Will India's public sector insurance companies get swept away by the invasion of private and foreign insurance players? J Rajagopal, managing director (consulting), KPMG India, does not think so. He believes, as does the KPMG team that has put together a report on the Indian insurance sector, that the threat of new players taking over the market has been overplayed.
The KPMG report, titled , was released in New Delhi on 9 November by Insurance Regulatory and Development Authority chairman N Rangachari. Mr. Rangachari said the government planned to bring out separate pieces of legislation to regulate insurance surveyors and actuaries, after the passage of the IRDA Bill. For an earlier report on this see .
According to Mr Rangachari, the mandated investments of all life and non-life companies after the passage of the Insurance Regulatory and Development Authority Bill would be 50 per cent of their investible funds, as is provided under section 27 of the Insurance Act. He said that at present, however, the subsidiaries of the General Insurance Corporation and the Life Insurance Corporation have mandated investments of 55 per cent and 75 per cent, respectively.
The Insurance Act 1938 provides that the minimum investment by insurance companies in Government securities and other approved securities would be 50 per cent, with the remaining being regulated by the regulator. The minimum limits were raised by the government from time to time in its dual role of a regulator under the controlled regime.
Giving an insight into the trends that could be expected in the insurance sector, Mr Rajgopal explained, "One of the major concerns in this area has been that private players, particularly foreign players, will grab a large market share. This hypothesis has been disproved in emerging markets worldwide. It has been found that, typically, foreign insurers take only a small share of an individual country's market."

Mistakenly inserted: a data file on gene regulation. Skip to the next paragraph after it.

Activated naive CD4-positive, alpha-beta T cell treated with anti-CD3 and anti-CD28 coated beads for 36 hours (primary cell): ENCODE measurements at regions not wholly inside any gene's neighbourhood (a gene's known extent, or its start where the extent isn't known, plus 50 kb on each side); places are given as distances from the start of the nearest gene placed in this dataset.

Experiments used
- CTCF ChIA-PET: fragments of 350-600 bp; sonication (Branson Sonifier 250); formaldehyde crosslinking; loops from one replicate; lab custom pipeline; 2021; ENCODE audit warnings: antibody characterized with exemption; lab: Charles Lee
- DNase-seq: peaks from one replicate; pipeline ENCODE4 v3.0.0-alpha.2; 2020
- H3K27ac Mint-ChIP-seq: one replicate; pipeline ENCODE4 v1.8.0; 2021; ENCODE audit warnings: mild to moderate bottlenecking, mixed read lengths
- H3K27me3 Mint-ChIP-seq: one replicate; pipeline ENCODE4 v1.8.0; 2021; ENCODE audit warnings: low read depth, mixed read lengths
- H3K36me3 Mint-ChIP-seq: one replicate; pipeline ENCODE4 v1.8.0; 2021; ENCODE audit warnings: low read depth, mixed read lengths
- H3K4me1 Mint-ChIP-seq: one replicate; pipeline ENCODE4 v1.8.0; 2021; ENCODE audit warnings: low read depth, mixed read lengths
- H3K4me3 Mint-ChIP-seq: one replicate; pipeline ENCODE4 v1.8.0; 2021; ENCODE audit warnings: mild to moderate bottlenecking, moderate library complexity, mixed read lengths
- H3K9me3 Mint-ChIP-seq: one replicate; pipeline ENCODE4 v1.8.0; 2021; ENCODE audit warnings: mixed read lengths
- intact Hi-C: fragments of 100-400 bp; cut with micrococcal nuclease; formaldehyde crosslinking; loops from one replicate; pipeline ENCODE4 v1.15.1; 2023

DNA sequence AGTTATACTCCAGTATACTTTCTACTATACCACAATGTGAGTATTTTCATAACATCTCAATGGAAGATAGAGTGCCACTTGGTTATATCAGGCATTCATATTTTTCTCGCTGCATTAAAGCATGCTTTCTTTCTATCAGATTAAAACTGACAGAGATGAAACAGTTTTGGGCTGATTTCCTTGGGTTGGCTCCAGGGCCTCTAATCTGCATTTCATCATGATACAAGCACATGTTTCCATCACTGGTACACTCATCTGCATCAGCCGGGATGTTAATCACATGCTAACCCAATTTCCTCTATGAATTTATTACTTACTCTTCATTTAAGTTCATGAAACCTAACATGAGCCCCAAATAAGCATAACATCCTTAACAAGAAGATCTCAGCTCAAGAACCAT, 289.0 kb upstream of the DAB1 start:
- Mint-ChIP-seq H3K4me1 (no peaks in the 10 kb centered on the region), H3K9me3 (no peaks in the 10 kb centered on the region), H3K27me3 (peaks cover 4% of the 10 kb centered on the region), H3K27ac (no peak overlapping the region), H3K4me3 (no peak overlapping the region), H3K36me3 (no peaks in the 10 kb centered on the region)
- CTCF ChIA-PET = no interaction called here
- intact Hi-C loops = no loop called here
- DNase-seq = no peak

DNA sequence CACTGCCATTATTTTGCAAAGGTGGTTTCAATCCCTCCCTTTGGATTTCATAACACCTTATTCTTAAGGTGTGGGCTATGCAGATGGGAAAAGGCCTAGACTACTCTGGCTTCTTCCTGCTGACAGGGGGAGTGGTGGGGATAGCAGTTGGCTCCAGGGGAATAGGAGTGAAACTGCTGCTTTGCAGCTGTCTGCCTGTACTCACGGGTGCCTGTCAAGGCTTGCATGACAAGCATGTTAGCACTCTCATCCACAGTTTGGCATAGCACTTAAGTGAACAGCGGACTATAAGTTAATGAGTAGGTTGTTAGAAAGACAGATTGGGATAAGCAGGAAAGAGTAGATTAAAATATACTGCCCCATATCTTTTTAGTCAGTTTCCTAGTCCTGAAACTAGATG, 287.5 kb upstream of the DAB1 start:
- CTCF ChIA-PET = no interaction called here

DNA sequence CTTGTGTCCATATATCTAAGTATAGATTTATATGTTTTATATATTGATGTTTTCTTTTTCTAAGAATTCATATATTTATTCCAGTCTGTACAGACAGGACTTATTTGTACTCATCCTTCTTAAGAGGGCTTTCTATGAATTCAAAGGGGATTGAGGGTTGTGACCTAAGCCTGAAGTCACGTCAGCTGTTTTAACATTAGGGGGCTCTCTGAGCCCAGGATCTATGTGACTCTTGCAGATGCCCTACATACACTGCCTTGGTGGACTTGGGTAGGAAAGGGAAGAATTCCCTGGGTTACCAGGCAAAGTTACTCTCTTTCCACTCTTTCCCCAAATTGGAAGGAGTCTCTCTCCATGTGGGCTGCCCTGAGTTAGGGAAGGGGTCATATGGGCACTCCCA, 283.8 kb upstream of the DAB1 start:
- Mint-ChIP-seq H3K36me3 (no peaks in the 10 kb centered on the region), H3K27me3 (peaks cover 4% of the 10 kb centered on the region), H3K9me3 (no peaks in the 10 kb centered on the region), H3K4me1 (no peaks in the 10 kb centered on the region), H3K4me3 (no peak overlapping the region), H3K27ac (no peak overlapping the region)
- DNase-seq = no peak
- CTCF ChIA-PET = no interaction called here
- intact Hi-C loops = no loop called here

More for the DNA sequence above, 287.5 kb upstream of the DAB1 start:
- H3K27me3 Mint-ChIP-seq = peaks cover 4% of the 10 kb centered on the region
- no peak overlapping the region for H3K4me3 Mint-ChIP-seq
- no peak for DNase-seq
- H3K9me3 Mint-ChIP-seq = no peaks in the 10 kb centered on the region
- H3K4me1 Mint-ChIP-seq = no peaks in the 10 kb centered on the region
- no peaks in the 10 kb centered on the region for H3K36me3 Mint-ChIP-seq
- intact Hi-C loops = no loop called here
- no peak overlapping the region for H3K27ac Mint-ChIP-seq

The KPMG report gives examples of Taiwan, where foreign companies managed a share of 3 per cent seven years after the sector was liberalised, and Korea, where it was 1 per cent after 20 years.
The report is based on research conducted by KPMG in India and abroad and on insights gained through working with clients in different markets. It examines the key issues, and outlines possible trends, opportunities and challenges for the insurance sector in India once it opens up for private participation.
The KPMG report makes the following observations with regard to the insurance sector in India:
- The threat of new players taking over the market has been overplayed;
- Nationalised players will continue to hold strong market share positions, but there will be enough business for new entrants to be profitable;
- Opening up the sector will certainly mean new products, better packaging and improved customer service;
- A middle market approach tapping segments and niches that are currently underserved will prove profitable for new entrants;
- New companies often overestimate the need for insurance expertise, assuming that a joint venture is the most appropriate type of alliance, when in fact many forms are possible; and
- Both new and existing players must explore new distribution and marketing channels.
According to Mr Rajagopal, KPMG has a dedicated insurance practice in India since 1995. The professional advisory firm has been assisting state-owned insurance companies and many potential entrants.
Peter Akers, partner, insurance consulting practice, KPMG London, gave a presentation on the occasion that focussed on the impact of de-regulation worldwide, what can be expected in India and the options available to insurance companies in India. "Distribution power is key to competitive strength in the insurance sector," Mr Akers said. He went on to elaborate on issues in distribution, the most crucial aspect in insurance.
Click here to see KPMG report: Insurance: trends and issues
also see : Insurance:
trends and issues
Insurance actuaries want foreigners kept out